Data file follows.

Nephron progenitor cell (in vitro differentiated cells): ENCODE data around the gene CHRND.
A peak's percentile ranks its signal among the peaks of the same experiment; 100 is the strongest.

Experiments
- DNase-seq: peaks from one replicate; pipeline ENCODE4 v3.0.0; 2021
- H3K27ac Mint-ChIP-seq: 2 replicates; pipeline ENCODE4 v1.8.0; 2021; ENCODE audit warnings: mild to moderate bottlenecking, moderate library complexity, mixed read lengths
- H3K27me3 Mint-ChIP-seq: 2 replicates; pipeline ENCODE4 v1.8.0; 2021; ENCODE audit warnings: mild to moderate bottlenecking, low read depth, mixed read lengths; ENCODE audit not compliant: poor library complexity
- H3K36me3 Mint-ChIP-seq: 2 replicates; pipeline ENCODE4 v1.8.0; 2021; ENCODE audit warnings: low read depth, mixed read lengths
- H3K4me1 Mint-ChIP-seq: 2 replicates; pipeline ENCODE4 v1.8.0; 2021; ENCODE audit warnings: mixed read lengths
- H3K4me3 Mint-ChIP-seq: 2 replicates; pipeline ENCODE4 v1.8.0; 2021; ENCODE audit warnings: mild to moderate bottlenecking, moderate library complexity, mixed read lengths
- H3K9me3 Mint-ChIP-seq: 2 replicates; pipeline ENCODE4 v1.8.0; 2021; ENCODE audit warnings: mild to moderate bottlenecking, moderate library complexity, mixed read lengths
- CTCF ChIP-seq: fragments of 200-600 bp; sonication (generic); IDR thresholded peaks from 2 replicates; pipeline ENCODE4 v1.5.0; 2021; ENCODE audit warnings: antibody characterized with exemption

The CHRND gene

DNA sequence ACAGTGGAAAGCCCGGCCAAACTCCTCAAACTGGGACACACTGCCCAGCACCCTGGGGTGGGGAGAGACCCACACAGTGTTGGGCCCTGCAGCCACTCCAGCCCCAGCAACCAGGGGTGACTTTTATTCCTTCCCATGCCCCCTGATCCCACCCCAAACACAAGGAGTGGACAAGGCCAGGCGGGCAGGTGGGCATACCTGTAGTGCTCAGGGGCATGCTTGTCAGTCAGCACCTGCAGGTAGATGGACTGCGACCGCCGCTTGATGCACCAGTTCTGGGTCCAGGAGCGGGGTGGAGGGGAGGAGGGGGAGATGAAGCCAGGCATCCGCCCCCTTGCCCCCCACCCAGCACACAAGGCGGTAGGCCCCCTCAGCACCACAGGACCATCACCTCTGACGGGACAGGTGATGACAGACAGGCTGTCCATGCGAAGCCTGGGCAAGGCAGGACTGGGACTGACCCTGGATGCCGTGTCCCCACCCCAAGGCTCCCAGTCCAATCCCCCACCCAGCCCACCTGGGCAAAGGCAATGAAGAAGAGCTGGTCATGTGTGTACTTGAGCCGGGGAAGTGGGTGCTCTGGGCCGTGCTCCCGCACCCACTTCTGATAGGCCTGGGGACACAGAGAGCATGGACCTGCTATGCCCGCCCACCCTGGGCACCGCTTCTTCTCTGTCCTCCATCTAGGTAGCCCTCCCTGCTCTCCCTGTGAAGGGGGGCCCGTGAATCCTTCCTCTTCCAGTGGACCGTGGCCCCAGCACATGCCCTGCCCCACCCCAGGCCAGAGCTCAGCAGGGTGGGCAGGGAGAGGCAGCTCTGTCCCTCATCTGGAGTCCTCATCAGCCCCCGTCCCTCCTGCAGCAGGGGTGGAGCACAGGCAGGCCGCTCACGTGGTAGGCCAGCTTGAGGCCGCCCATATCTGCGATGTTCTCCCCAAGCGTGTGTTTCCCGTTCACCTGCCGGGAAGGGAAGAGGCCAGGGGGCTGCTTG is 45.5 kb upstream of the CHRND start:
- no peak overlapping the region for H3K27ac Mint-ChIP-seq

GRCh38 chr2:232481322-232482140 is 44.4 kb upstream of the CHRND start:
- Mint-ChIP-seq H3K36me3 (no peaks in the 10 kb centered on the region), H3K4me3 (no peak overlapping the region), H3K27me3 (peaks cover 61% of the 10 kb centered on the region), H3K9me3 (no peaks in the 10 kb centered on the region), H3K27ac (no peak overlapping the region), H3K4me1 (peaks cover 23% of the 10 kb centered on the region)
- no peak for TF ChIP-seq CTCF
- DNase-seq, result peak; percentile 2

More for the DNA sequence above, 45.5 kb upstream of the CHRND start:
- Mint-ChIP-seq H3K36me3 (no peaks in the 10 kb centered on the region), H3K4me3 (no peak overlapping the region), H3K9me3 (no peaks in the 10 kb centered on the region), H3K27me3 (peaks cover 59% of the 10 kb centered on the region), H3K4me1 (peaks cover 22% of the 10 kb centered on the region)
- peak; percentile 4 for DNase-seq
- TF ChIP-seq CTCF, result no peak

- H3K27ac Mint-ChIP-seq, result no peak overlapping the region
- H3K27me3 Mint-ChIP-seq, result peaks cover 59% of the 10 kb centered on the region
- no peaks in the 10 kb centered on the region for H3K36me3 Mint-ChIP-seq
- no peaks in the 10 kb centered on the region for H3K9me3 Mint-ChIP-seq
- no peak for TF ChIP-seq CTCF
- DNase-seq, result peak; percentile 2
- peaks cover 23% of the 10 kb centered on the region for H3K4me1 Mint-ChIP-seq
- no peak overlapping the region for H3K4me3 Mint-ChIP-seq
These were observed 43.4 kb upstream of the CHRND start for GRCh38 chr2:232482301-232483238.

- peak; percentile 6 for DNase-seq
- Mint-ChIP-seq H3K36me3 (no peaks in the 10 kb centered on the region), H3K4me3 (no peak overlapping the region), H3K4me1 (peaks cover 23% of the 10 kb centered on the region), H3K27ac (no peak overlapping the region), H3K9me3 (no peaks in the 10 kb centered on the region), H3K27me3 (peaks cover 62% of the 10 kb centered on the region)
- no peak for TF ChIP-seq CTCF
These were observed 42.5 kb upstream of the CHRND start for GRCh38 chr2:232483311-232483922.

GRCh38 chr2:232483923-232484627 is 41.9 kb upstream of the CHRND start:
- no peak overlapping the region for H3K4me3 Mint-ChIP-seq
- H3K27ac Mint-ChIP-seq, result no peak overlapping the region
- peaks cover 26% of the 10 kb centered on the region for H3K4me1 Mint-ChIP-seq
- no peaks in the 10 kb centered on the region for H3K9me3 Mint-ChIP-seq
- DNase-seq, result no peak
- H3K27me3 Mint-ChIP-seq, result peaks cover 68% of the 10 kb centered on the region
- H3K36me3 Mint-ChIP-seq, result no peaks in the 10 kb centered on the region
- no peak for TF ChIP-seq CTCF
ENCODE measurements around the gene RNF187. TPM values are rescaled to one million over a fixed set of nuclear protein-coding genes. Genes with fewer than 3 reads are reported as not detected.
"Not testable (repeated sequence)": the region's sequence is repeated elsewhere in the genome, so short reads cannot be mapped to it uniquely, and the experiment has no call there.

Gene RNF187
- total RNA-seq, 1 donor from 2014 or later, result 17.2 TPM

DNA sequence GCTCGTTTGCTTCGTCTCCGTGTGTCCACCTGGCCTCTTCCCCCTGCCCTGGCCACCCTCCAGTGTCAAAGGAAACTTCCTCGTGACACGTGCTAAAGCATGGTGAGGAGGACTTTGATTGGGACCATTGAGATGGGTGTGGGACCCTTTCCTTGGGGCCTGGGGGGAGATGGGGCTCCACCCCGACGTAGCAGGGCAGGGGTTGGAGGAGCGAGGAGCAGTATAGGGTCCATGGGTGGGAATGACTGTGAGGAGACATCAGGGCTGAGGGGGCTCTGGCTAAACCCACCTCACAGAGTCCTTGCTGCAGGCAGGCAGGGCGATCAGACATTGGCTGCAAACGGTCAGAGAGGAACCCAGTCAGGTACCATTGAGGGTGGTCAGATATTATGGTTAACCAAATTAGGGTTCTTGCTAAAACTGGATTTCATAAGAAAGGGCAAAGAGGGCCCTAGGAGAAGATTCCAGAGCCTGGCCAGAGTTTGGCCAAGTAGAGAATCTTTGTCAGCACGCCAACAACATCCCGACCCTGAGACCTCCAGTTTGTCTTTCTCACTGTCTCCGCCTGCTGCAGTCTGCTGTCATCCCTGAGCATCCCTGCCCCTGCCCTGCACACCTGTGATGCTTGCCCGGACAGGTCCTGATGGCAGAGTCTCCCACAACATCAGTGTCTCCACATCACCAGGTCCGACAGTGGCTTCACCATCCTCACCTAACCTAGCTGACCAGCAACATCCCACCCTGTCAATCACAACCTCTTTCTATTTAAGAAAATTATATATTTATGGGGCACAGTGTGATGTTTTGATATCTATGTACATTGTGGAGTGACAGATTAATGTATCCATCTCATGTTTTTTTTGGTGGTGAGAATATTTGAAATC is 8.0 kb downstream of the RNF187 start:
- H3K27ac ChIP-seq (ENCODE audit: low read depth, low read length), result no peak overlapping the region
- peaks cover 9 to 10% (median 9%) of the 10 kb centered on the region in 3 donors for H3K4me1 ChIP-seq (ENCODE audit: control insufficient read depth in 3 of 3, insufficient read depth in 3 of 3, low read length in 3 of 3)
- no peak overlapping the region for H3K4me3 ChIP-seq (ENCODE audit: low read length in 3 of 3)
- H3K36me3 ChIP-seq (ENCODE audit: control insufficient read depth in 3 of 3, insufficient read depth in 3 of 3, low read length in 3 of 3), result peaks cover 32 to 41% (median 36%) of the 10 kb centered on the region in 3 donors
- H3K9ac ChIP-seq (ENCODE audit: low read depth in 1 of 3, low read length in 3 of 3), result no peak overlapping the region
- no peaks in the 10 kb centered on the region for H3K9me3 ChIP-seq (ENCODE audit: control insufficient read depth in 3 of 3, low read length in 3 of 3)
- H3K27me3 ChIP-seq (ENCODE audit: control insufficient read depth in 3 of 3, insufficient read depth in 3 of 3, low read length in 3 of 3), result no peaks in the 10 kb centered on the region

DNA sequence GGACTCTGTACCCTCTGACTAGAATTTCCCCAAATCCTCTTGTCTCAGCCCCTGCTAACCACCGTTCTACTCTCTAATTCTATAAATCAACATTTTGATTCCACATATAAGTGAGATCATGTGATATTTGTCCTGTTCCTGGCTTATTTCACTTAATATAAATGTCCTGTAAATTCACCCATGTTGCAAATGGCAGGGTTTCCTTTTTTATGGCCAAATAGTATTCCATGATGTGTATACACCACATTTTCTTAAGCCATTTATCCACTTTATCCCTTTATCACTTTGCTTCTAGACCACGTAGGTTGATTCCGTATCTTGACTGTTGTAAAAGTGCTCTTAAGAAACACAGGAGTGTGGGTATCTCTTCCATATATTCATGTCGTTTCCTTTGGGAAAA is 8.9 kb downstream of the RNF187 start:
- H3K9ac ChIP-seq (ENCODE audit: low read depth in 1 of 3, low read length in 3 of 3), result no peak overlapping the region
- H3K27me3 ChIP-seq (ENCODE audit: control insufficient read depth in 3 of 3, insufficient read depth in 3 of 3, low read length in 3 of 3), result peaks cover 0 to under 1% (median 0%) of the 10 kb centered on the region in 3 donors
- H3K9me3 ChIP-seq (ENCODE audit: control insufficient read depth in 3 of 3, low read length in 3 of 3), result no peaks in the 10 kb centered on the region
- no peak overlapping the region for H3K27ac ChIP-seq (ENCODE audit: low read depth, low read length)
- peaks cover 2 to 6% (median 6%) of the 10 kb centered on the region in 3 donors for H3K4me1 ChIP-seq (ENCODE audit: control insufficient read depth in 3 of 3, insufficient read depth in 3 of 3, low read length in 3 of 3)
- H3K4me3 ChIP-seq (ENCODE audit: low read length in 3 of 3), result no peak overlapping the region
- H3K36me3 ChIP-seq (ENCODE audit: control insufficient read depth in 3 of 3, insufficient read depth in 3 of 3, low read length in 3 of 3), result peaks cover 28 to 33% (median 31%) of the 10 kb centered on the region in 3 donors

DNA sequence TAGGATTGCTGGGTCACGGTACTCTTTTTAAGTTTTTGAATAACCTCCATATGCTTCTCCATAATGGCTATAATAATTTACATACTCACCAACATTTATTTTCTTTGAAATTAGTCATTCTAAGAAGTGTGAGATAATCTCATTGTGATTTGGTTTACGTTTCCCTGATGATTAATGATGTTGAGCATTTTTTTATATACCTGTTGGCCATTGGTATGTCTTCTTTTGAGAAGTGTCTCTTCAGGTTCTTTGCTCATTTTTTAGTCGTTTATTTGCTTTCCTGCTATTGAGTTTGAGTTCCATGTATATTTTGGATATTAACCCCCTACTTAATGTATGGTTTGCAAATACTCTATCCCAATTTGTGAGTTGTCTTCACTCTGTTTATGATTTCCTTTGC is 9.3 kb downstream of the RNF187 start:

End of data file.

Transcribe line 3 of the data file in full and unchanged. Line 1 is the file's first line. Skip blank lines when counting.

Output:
Experiments